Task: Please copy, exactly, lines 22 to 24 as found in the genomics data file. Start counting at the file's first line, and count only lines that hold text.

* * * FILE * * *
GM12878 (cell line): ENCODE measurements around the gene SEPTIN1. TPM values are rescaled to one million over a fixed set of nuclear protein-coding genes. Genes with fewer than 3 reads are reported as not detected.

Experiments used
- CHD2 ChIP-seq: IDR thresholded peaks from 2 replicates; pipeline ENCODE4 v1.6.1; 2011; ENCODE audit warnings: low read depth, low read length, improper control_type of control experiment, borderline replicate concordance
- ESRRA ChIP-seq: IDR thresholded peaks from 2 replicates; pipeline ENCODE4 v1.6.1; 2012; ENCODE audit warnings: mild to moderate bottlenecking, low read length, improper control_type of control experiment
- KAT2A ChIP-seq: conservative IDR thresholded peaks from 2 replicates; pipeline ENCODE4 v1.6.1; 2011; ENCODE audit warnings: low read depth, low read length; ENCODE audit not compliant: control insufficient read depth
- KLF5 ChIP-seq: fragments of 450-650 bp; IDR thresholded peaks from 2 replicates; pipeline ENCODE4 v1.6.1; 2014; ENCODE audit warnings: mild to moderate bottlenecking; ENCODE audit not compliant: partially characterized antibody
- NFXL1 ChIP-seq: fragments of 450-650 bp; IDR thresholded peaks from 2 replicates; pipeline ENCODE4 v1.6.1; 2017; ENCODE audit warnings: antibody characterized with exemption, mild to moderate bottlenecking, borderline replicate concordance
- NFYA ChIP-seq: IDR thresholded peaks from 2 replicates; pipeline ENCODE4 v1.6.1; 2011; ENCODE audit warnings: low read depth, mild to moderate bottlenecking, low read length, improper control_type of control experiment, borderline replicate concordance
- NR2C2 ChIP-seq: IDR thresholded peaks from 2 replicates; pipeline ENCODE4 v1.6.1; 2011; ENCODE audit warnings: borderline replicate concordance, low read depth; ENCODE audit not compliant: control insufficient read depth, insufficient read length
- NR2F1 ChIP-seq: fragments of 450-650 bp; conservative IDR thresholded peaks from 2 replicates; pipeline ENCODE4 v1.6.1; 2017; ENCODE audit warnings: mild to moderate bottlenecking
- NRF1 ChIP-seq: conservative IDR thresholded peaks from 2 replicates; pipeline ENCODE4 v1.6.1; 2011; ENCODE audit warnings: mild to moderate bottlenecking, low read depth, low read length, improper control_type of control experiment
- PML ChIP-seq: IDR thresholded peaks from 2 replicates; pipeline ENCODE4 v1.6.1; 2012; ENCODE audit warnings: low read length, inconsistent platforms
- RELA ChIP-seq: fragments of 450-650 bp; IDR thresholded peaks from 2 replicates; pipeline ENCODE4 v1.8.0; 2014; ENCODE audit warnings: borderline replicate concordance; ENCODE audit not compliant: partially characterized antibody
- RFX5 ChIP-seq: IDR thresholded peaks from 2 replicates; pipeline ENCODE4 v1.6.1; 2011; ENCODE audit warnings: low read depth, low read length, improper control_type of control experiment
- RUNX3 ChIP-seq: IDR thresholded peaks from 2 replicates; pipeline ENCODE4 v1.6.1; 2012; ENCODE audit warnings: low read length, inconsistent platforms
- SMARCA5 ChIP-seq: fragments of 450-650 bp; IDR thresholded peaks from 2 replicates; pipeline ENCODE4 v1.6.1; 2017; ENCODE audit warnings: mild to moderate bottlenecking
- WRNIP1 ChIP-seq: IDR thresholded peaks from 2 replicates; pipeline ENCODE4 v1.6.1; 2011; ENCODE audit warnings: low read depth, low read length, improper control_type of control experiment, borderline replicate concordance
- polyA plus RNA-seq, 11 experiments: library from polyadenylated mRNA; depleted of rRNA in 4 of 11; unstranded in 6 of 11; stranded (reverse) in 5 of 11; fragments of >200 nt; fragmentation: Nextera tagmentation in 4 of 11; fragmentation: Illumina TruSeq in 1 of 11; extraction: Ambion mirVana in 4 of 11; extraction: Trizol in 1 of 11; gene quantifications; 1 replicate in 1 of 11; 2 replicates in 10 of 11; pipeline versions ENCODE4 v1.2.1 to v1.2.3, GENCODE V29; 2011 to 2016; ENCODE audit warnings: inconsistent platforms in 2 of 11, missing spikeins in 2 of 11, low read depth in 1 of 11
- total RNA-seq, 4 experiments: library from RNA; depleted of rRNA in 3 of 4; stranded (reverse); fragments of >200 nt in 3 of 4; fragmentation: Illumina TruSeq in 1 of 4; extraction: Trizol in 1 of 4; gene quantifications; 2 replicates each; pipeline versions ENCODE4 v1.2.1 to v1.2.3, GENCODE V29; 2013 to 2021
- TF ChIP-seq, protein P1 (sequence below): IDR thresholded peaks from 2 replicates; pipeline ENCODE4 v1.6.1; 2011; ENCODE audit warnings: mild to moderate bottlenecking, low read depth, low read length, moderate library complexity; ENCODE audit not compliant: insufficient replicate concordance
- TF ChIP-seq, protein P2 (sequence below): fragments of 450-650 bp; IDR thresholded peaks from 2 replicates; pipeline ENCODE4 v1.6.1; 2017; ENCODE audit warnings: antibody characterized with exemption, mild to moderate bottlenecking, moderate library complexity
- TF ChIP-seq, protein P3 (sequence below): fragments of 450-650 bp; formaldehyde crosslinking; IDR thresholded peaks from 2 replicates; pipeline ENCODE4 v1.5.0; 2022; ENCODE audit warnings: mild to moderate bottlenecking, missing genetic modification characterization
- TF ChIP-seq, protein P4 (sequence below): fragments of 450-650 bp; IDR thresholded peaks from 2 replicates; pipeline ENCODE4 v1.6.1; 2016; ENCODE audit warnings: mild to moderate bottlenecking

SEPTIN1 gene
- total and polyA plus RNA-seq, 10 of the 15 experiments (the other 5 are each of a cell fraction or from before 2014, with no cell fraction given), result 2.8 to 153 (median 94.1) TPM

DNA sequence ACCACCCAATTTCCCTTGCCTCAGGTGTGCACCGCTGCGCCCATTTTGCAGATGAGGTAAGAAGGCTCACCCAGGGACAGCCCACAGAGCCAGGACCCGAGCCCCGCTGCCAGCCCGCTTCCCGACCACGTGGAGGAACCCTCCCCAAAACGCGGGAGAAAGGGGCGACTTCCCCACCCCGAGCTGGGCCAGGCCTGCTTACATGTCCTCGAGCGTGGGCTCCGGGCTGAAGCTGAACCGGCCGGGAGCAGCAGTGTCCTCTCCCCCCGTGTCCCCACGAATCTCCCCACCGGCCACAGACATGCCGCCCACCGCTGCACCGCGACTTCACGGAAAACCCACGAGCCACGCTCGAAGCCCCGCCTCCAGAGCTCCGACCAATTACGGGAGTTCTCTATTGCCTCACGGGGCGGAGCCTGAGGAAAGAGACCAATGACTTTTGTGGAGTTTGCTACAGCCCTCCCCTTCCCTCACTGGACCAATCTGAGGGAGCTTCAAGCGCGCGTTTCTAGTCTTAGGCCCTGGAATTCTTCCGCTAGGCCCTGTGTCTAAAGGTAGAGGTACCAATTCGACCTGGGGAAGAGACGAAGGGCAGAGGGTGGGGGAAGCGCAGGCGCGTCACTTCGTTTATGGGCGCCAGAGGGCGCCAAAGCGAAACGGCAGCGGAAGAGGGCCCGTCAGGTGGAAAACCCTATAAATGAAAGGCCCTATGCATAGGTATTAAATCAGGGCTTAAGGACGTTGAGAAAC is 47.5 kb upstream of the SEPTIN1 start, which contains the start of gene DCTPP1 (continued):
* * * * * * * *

- TF ChIP-seq, protein P3 (sequence below): fragments of 450-650 bp; formaldehyde crosslinking; IDR thresholded peaks from 2 replicates; pipeline ENCODE4 v1.5.0; 2022; ENCODE audit warnings: mild to moderate bottlenecking, missing genetic modification characterization
- TF ChIP-seq, protein P4 (sequence below): fragments of 450-650 bp; IDR thresholded peaks from 2 replicates; pipeline ENCODE4 v1.6.1; 2016; ENCODE audit warnings: mild to moderate bottlenecking

SEPTIN1 gene